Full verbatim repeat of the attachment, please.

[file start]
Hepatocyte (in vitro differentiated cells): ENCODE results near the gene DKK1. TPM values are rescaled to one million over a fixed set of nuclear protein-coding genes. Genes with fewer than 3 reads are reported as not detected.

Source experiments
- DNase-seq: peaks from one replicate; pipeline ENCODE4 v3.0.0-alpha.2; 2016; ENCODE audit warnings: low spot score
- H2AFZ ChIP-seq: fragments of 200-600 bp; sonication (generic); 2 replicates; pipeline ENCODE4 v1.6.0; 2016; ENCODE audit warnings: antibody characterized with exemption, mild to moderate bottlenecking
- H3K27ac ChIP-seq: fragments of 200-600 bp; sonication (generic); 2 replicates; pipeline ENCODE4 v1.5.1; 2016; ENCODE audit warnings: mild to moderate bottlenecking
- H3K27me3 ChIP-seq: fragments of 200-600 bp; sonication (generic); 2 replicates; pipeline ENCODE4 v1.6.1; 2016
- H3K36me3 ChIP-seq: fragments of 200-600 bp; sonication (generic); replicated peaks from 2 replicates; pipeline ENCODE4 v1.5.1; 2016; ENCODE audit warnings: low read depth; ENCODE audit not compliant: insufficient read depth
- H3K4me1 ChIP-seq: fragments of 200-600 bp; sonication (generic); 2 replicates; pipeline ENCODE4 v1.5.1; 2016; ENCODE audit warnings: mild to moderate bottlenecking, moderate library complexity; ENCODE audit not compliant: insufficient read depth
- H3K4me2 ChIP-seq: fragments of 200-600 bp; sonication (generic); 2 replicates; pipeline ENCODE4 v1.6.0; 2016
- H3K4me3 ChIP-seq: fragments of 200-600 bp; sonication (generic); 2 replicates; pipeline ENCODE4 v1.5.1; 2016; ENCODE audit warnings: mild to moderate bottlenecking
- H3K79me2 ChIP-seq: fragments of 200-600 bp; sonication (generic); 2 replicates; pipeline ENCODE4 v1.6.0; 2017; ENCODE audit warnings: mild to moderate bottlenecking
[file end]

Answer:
Hepatocyte (in vitro differentiated cells): ENCODE results near the gene DKK1. TPM values are rescaled to one million over a fixed set of nuclear protein-coding genes. Genes with fewer than 3 reads are reported as not detected.

Source experiments
- DNase-seq: peaks from one replicate; pipeline ENCODE4 v3.0.0-alpha.2; 2016; ENCODE audit warnings: low spot score
- H2AFZ ChIP-seq: fragments of 200-600 bp; sonication (generic); 2 replicates; pipeline ENCODE4 v1.6.0; 2016; ENCODE audit warnings: antibody characterized with exemption, mild to moderate bottlenecking
- H3K27ac ChIP-seq: fragments of 200-600 bp; sonication (generic); 2 replicates; pipeline ENCODE4 v1.5.1; 2016; ENCODE audit warnings: mild to moderate bottlenecking
- H3K27me3 ChIP-seq: fragments of 200-600 bp; sonication (generic); 2 replicates; pipeline ENCODE4 v1.6.1; 2016
- H3K36me3 ChIP-seq: fragments of 200-600 bp; sonication (generic); replicated peaks from 2 replicates; pipeline ENCODE4 v1.5.1; 2016; ENCODE audit warnings: low read depth; ENCODE audit not compliant: insufficient read depth
- H3K4me1 ChIP-seq: fragments of 200-600 bp; sonication (generic); 2 replicates; pipeline ENCODE4 v1.5.1; 2016; ENCODE audit warnings: mild to moderate bottlenecking, moderate library complexity; ENCODE audit not compliant: insufficient read depth
- H3K4me2 ChIP-seq: fragments of 200-600 bp; sonication (generic); 2 replicates; pipeline ENCODE4 v1.6.0; 2016
- H3K4me3 ChIP-seq: fragments of 200-600 bp; sonication (generic); 2 replicates; pipeline ENCODE4 v1.5.1; 2016; ENCODE audit warnings: mild to moderate bottlenecking
- H3K79me2 ChIP-seq: fragments of 200-600 bp; sonication (generic); 2 replicates; pipeline ENCODE4 v1.6.0; 2017; ENCODE audit warnings: mild to moderate bottlenecking